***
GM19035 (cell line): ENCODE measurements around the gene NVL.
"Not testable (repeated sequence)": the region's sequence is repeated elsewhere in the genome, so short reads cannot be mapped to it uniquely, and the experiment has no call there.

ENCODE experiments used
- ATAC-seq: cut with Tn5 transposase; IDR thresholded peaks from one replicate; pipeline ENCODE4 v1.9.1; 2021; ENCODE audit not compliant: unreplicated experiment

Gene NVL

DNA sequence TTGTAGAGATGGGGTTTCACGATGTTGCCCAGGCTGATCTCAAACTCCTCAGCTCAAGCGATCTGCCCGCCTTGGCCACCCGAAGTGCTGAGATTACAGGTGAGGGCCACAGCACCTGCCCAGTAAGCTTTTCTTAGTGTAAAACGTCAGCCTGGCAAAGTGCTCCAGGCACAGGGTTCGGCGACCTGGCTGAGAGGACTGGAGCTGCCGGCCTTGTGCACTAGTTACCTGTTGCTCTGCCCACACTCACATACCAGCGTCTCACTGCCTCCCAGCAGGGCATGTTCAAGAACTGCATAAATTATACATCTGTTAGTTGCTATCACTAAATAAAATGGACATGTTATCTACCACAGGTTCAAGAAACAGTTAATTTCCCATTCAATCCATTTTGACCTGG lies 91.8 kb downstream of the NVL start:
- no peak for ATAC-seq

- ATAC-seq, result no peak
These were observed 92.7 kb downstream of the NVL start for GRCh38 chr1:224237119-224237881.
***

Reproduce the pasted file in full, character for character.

GM19035 (cell line): ENCODE measurements around the gene NVL.
"Not testable (repeated sequence)": the region's sequence is repeated elsewhere in the genome, so short reads cannot be mapped to it uniquely, and the experiment has no call there.

ENCODE experiments used
- ATAC-seq: cut with Tn5 transposase; IDR thresholded peaks from one replicate; pipeline ENCODE4 v1.9.1; 2021; ENCODE audit not compliant: unreplicated experiment

Gene NVL

DNA sequence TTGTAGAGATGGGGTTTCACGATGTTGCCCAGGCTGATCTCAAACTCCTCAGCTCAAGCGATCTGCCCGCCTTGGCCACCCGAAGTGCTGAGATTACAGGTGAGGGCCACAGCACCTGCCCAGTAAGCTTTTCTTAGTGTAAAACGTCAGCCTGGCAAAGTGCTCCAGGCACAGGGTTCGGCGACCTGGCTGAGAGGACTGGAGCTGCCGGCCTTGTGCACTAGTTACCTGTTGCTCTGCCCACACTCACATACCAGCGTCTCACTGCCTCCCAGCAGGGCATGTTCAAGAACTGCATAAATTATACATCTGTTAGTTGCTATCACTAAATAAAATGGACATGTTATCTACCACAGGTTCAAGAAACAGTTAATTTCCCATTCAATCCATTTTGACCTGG lies 91.8 kb downstream of the NVL start:
- no peak for ATAC-seq

- ATAC-seq, result no peak
These were observed 92.7 kb downstream of the NVL start for GRCh38 chr1:224237119-224237881.